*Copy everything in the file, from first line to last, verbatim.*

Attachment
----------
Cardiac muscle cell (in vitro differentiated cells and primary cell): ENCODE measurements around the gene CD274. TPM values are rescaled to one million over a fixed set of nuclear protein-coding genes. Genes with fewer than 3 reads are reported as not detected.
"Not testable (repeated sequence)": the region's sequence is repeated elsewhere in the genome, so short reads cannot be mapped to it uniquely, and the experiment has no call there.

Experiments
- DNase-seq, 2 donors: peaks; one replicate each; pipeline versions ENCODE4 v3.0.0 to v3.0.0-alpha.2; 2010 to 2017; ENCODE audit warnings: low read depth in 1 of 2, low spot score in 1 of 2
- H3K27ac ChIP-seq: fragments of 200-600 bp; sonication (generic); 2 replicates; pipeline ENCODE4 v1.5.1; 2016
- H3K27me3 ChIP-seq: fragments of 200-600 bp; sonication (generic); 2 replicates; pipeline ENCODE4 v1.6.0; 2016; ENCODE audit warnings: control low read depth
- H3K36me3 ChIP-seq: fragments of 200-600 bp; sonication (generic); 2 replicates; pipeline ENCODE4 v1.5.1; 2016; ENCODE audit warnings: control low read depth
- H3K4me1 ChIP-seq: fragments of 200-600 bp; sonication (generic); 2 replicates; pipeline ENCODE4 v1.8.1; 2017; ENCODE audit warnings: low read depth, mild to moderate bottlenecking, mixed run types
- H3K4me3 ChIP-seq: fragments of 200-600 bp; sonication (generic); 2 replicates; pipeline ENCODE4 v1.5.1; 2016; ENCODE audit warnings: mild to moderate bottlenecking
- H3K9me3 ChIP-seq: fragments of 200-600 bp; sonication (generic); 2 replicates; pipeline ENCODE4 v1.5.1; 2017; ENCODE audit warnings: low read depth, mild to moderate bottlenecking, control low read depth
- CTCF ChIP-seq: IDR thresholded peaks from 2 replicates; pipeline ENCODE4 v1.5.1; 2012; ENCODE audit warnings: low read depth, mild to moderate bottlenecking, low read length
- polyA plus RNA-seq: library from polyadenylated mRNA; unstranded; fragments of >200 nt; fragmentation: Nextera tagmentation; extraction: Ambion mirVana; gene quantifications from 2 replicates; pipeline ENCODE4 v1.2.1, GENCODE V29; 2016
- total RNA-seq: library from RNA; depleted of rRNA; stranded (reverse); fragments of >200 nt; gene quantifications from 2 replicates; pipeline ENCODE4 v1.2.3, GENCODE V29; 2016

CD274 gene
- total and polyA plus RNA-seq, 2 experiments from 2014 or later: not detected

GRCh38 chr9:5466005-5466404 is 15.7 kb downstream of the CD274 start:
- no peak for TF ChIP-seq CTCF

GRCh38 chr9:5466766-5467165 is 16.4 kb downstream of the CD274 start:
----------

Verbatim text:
Cardiac muscle cell (in vitro differentiated cells and primary cell): ENCODE measurements around the gene CD274. TPM values are rescaled to one million over a fixed set of nuclear protein-coding genes. Genes with fewer than 3 reads are reported as not detected.
"Not testable (repeated sequence)": the region's sequence is repeated elsewhere in the genome, so short reads cannot be mapped to it uniquely, and the experiment has no call there.

Experiments
- DNase-seq, 2 donors: peaks; one replicate each; pipeline versions ENCODE4 v3.0.0 to v3.0.0-alpha.2; 2010 to 2017; ENCODE audit warnings: low read depth in 1 of 2, low spot score in 1 of 2
- H3K27ac ChIP-seq: fragments of 200-600 bp; sonication (generic); 2 replicates; pipeline ENCODE4 v1.5.1; 2016
- H3K27me3 ChIP-seq: fragments of 200-600 bp; sonication (generic); 2 replicates; pipeline ENCODE4 v1.6.0; 2016; ENCODE audit warnings: control low read depth
- H3K36me3 ChIP-seq: fragments of 200-600 bp; sonication (generic); 2 replicates; pipeline ENCODE4 v1.5.1; 2016; ENCODE audit warnings: control low read depth
- H3K4me1 ChIP-seq: fragments of 200-600 bp; sonication (generic); 2 replicates; pipeline ENCODE4 v1.8.1; 2017; ENCODE audit warnings: low read depth, mild to moderate bottlenecking, mixed run types
- H3K4me3 ChIP-seq: fragments of 200-600 bp; sonication (generic); 2 replicates; pipeline ENCODE4 v1.5.1; 2016; ENCODE audit warnings: mild to moderate bottlenecking
- H3K9me3 ChIP-seq: fragments of 200-600 bp; sonication (generic); 2 replicates; pipeline ENCODE4 v1.5.1; 2017; ENCODE audit warnings: low read depth, mild to moderate bottlenecking, control low read depth
- CTCF ChIP-seq: IDR thresholded peaks from 2 replicates; pipeline ENCODE4 v1.5.1; 2012; ENCODE audit warnings: low read depth, mild to moderate bottlenecking, low read length
- polyA plus RNA-seq: library from polyadenylated mRNA; unstranded; fragments of >200 nt; fragmentation: Nextera tagmentation; extraction: Ambion mirVana; gene quantifications from 2 replicates; pipeline ENCODE4 v1.2.1, GENCODE V29; 2016
- total RNA-seq: library from RNA; depleted of rRNA; stranded (reverse); fragments of >200 nt; gene quantifications from 2 replicates; pipeline ENCODE4 v1.2.3, GENCODE V29; 2016

CD274 gene
- total and polyA plus RNA-seq, 2 experiments from 2014 or later: not detected

GRCh38 chr9:5466005-5466404 is 15.7 kb downstream of the CD274 start:
- no peak for TF ChIP-seq CTCF

GRCh38 chr9:5466766-5467165 is 16.4 kb downstream of the CD274 start: